16 December 2007


At school (which I'll be done with in a few weeks, thank gods), we do a lot of bend tests. We weld two pieces of metal together, edge-to-edge, cut the newly-created piece into strips ("coupons") perpendicular to the weld, and bend them with a pneumatic hammer. This tests the strength of the weld. The guys at school are always amazed at how nice my coupons look, so I decided to write a little tutorial. The pictures here are of my 6G-downhand stick pipe test, and every single piece broke because I didn't bother cleaning out the slag.

How to Make Your Bend Tests Pretty

This is what a coupon looks like right after I (don't give a sh*t about doing a good job and) cut it. Not pretty.

The face was ground before cutting (easier for me to mark out the coupon that way), so now the root side needs to be ground. Always grind along the length of the weld so the grind marks end up perpendicular to the weld. Don't go crazy... once the root buildup is flush, you're just getting the mill scale off, and that doesn't require much pressure.

Now come the edges. First, grind along the length. Use the soapstone cutting lines on the face as a grinding guide.

This may look flat, but it isn't. How do you make it flat? Come around to the side (looking at the face of the coupon as it's clamped), hold the grinder so the wheel is parallel to the floor, and grind back and forth along the length of the coupon. Because the new grind marks are perpendicular to the first lot, it's easy to see where your high and low points are. The little batches of stripes here are the low points:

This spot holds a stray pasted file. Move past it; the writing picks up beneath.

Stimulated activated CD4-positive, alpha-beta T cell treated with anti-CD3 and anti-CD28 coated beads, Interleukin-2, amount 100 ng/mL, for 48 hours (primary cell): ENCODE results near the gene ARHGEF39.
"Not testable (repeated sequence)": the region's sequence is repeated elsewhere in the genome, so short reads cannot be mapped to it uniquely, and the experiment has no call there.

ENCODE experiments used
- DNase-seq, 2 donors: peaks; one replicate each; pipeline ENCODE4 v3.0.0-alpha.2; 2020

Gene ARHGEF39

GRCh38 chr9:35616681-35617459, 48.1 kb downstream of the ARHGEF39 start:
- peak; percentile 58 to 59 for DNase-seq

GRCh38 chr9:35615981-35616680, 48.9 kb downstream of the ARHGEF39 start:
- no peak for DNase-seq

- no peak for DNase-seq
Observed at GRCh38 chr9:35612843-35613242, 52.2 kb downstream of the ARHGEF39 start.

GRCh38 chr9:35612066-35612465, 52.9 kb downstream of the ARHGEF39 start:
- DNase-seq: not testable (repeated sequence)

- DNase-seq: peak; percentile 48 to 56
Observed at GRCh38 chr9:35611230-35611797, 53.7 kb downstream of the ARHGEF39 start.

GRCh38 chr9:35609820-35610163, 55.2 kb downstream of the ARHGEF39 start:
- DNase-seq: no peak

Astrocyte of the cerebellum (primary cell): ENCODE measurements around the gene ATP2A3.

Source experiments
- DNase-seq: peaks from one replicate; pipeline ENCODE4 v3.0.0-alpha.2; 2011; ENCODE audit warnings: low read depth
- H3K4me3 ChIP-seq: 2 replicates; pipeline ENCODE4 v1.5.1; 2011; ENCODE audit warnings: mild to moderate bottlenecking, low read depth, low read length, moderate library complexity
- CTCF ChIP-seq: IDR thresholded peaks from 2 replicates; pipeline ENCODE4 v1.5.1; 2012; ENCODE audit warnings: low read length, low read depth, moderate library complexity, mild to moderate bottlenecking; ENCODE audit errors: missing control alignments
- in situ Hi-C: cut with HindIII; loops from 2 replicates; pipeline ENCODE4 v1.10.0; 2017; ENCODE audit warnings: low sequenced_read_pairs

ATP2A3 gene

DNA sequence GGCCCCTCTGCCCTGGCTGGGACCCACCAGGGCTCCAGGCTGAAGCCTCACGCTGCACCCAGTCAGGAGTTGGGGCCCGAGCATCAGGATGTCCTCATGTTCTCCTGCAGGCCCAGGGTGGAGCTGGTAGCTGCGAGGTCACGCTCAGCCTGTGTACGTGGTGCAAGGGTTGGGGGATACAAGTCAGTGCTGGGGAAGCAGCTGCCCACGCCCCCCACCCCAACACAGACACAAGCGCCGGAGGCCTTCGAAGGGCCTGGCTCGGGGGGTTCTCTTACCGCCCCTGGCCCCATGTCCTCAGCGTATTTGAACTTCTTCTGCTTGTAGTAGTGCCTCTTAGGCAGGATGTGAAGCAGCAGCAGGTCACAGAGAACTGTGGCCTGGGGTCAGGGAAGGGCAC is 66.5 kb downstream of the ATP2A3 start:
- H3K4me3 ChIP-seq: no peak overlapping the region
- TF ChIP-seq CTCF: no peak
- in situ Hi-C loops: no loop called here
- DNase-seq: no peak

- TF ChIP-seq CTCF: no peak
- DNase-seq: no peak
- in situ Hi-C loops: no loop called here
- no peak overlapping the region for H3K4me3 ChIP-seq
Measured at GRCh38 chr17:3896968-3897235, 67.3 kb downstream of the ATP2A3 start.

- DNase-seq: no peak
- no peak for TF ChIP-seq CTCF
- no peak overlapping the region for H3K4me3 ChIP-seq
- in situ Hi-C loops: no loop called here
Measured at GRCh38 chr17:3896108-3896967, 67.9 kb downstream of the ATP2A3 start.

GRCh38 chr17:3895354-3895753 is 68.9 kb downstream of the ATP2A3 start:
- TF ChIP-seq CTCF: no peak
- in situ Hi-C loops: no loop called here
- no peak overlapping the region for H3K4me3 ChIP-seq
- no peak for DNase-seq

If the highs are especially high or the lows especially low, go back to grinding along the length of the weld, just in the high spots. Come around to the side for a few sideways-grinding passes now and then until it's pretty close to being flat. Use the sideways-grinding to finish, and the piece should look like this:

Put a small bevel on the corners, file off the burrs, and go break it!

14 December 2007


Ten minutes before lunch today, the Canadians rounded us all up, brought us into the break room, and, with very little fanfare, terminated our employment. The company is closed. We got 11 days of severance pay, plus any unused vacation and sick days, and all the paperwork we need to file for unemployment benefits.

Time to find a new job. Grr.

06 December 2007


An hour or two after I finished the skirts for the big adapter plates, Joe came over and told me how I could have made it easier... I could have used my pneumatic sander to put a little bevel on the inside corner of the skirt so it would sit over the bead of paste. "If you can't raise the bridge," says he, "lower the river."

I really loathe that phrase now.

I try not to talk much about my medical issues at work because I don't want to sound like I'm making excuses or trying to be special or something. On the other hand, Joe seems to be expecting me to figure stuff out on my own, and that's not something I'm really capable of. The combination of medication, sleep, diet, and sunlight keeps my brain functional, but only just. I can follow orders, assemble parts, do good welding, and stay focused on what I'm doing. Thinking outside the box, on the other hand, is nigh impossible for me.

When people meet me, they assume I'm smart. I'm really not. I'm skilled and I know lots of stuff, but applying that knowledge isn't something I do well. I tend to get stuck on trying to make something work one way, only to find out later that I could have saved myself a whole lot of trouble by approaching the problem from a different angle, like with the skirts. I hate disappointing people, especially my bosses, but at the same time I don't want them to get frustrated every time I fail to solve a problem.

My 90-day review is supposed to be next week. Things I want to discuss include a change in my schedule next month and a pay raise. Wish me luck!